15th Sunday in Ordinary Time, Cycle A

Today’s readings remind us that the soul, like soil, must be good if we expect good things to grow from it.

In today’s First Reading we’re taught that God’s word comes down like the rain to nourish the earth and help good things grow. Throughout salvation history the Lord has rained down many words (the Old Testament, for example) to help his creation thrive and grow, but with mixed results. Isaiah reminds us today that those mixed results are not the Lord’s fault; they’re ours. The rain produces fields ripe for cultivation, but it takes work to reap the seeds that will keep the crops going, and keep bread on tables.

In today’s Second Reading Paul reminds us that sin did not just mess up agriculture; it messed up the designs of creation itself by diverting it from its purpose. The Lord created many things for us to love and serve him as well for loving and serving others. Yet, as we saw in the First Reading, the results were mixed due to an inadequate response on our part to his designs. Paul goes beyond the fertile fields described by Isaiah: all of creation is a fertile field that will reap a glorious harvest: eternal life. Sin tried to frustrate that glorious harvest, but the Word came to show us how to follow God’s plan for a glorious harvest once again and help creation achieve its purpose again.

Today’s Gospel is the Parable of the Sower, and the seed being sown is the Word of God trying to make its way into a soul. Through the parable Our Lord explains the obstacles to the Word of God bearing good fruit. Our Lord invites us to see the difference between hearing something and listening, between looking at something and seeing it. Just as farmers till the soil we have to be active in letting the Word of God bear fruit in our life by cultivating the soil of our soul.

We shouldn’t be afraid of welcoming and nourishing the seed of God’s Word, because God has sown it for a good purpose and he will continue to watch over the soil and cultivate it. He may ask for something demanding, but he’ll be with you every step of the way and he has plans for something good to grow out of your generosity and sacrifice. Parables present something from daily life, but are also doorways to other spiritual and divine insights about God, the “knowledge of the mysteries of the Kingdom of heaven.” It’s not enough to look at the door: it must be opened to discover what lies beyond. When we see parables in this way, when we see the Word of God in this way, we see something from which we can draw profound truths regarding ourselves, our world, and Our Lord, not just once, but constantly. That requires an effort in faith to listen and to see, an effort to open our hearts and open that door into the greater world Our Lord wants to reveal to us.

If we don’t understand what he is telling us, his Word stays on the surface and doesn’t penetrate our hearts, and the Evil One can easily sweep it away before it has any effect. There is an active Evil presence out there that would like us to remain shallow and superficial and someday lose eternity with God, which is why we always need to watch and pray in moments of temptation and seek to understand God’s Word with profundity.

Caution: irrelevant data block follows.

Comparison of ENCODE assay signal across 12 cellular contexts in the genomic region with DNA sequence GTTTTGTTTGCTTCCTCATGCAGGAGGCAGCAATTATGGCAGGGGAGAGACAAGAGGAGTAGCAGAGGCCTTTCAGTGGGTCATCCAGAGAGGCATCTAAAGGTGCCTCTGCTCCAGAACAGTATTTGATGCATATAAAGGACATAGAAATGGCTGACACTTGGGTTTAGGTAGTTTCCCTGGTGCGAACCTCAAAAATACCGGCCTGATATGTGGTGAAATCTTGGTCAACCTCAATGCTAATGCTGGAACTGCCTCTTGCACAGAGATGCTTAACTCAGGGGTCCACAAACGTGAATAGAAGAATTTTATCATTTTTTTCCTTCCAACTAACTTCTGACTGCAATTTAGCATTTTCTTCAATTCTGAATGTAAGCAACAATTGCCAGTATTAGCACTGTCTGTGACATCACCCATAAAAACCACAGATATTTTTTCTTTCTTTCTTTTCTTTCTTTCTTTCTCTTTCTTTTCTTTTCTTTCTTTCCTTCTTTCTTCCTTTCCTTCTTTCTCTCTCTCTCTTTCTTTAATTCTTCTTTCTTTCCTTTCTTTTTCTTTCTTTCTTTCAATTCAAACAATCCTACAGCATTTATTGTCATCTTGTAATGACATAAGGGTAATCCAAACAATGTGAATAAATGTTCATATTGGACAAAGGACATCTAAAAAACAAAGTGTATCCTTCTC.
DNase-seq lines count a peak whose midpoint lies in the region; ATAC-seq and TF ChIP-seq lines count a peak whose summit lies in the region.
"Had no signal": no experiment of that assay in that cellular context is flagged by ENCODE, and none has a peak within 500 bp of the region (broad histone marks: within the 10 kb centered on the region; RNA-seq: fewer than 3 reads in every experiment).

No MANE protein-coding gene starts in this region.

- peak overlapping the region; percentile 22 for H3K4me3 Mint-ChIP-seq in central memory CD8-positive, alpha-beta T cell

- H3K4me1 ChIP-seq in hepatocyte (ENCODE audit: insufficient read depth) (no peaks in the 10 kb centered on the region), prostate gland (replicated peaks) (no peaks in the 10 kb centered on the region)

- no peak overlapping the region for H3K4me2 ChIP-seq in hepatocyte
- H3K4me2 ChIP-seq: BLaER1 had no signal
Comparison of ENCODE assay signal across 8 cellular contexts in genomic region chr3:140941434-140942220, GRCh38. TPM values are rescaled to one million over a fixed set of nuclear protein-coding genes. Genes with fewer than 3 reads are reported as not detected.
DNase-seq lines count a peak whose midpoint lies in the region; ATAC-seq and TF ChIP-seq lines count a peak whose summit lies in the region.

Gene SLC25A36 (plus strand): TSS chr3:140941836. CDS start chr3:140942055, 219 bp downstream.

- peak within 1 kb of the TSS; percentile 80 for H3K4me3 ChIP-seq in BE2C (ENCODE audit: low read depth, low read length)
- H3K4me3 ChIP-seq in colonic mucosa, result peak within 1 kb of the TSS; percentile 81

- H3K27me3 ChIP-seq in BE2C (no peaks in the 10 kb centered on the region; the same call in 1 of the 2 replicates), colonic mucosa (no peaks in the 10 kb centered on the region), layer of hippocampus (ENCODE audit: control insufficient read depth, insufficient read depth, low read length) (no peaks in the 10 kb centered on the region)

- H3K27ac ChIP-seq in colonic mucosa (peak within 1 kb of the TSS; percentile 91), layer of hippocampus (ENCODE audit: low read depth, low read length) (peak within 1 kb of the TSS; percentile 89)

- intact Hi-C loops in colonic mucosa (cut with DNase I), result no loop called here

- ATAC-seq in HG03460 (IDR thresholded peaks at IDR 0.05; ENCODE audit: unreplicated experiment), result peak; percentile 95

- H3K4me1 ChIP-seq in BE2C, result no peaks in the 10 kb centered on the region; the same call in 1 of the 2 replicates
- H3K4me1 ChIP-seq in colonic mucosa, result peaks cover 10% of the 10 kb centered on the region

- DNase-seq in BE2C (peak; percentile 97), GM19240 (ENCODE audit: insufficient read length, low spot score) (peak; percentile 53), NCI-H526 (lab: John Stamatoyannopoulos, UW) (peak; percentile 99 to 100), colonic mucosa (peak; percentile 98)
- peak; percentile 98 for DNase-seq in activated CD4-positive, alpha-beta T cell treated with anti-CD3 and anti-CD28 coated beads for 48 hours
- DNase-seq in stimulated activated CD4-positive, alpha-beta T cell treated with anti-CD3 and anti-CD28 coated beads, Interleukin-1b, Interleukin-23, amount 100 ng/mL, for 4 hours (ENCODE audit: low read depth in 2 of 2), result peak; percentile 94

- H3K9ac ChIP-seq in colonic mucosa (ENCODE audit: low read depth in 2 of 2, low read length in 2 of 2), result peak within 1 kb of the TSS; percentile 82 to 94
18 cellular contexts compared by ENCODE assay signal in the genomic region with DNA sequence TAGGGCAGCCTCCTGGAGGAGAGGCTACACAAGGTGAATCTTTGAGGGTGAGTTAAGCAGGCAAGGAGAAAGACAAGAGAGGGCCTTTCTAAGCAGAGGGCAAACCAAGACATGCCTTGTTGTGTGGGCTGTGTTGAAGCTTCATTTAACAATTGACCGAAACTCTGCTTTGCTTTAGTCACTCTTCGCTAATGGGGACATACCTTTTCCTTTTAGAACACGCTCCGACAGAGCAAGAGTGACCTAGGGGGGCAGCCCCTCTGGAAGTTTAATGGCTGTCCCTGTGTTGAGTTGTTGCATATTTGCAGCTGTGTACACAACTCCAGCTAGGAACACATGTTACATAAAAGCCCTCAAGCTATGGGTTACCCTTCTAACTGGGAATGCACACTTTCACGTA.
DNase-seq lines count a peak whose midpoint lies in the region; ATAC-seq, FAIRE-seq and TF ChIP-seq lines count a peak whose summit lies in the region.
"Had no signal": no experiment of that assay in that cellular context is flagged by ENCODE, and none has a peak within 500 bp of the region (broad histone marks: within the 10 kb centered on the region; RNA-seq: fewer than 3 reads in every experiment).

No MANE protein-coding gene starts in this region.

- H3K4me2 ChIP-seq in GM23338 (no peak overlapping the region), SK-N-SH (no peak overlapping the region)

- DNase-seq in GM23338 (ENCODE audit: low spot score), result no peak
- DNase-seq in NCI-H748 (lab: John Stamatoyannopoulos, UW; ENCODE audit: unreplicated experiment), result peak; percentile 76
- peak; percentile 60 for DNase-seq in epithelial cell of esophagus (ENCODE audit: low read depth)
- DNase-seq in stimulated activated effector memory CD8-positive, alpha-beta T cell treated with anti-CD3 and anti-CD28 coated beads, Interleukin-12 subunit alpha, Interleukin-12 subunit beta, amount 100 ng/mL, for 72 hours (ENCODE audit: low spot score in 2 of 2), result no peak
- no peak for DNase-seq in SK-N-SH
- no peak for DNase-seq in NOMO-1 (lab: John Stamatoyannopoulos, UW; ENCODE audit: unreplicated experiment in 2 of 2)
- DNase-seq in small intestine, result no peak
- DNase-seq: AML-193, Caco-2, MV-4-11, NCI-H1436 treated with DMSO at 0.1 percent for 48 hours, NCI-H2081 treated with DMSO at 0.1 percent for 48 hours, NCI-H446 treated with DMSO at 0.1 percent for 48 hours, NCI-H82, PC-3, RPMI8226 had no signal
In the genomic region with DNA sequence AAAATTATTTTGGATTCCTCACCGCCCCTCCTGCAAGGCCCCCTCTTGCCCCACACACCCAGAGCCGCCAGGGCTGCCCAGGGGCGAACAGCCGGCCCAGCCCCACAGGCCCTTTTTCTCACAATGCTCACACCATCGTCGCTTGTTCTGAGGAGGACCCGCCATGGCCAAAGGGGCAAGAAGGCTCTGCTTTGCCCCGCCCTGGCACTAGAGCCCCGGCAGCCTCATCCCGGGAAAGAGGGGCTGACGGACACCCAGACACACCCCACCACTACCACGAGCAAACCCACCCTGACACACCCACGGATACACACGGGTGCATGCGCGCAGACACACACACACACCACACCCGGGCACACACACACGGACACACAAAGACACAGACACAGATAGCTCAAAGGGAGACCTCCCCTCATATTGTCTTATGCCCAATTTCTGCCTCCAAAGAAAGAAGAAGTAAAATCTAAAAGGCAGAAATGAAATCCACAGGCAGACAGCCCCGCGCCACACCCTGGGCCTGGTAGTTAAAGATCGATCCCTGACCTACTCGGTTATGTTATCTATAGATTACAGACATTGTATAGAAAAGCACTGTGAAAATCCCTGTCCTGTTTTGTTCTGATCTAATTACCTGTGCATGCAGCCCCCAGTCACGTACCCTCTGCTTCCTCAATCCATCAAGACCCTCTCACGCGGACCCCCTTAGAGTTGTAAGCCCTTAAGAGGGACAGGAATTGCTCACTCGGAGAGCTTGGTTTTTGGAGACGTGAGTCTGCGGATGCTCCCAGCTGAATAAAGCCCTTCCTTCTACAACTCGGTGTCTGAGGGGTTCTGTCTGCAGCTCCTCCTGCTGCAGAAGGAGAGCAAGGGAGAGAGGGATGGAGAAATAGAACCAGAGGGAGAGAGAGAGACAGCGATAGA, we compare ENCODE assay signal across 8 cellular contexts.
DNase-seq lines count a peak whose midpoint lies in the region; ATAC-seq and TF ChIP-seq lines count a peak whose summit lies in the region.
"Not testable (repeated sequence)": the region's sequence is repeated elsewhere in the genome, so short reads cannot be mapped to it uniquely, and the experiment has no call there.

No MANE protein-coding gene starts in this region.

There’s a moment where an insight into his Word causes sensible consolations and warm feelings, but sentiments are often skin deep and change direction like the wind. If we only listen to feel good, when we start feeling bad we’ll stop listening–enthusiasm only lasts so long. God’s Word wants to be with us and help us in our ups and downs; he always has something to say, so whether we’re exultant about something or despondent, we need to keep listening, harder if needed.

We must till our soil so that God’s word can produce a good harvest in our lives, but environmental factors can impact the quality of our soil too. There is a lot of “noise” that can try to drown out his Word, and not all of it is self-generated. We live in a culture today that can be shallow, superficial, and base: all those things can form a sort of screen on our hearts that prevents God’s word from getting in. There can also be a moment where we let our anxiety about something separate us from his Word: we become more concerning with the passing things of this world and not about the Kingdom: we worry about money, power, or pleasure. If we become attached to those things they won’t just drown out God’s Word, but they’ll make us deaf to many other things as well. What comes to mind in moments of silence? Concerns that come to mind in a quiet and peaceful moment often help us analyze and address our attachments. A bad environment can choke out the Word in our lives, so we need to always consider whether there are certain places we should no longer go, certain people we should no longer see (if we’re too weak to change and to help them), certain things we should no longer do.

Readings: Isaiah 55:10–11; Psalm 65:10–14; Romans 8:18–23; Matthew 13:1–23.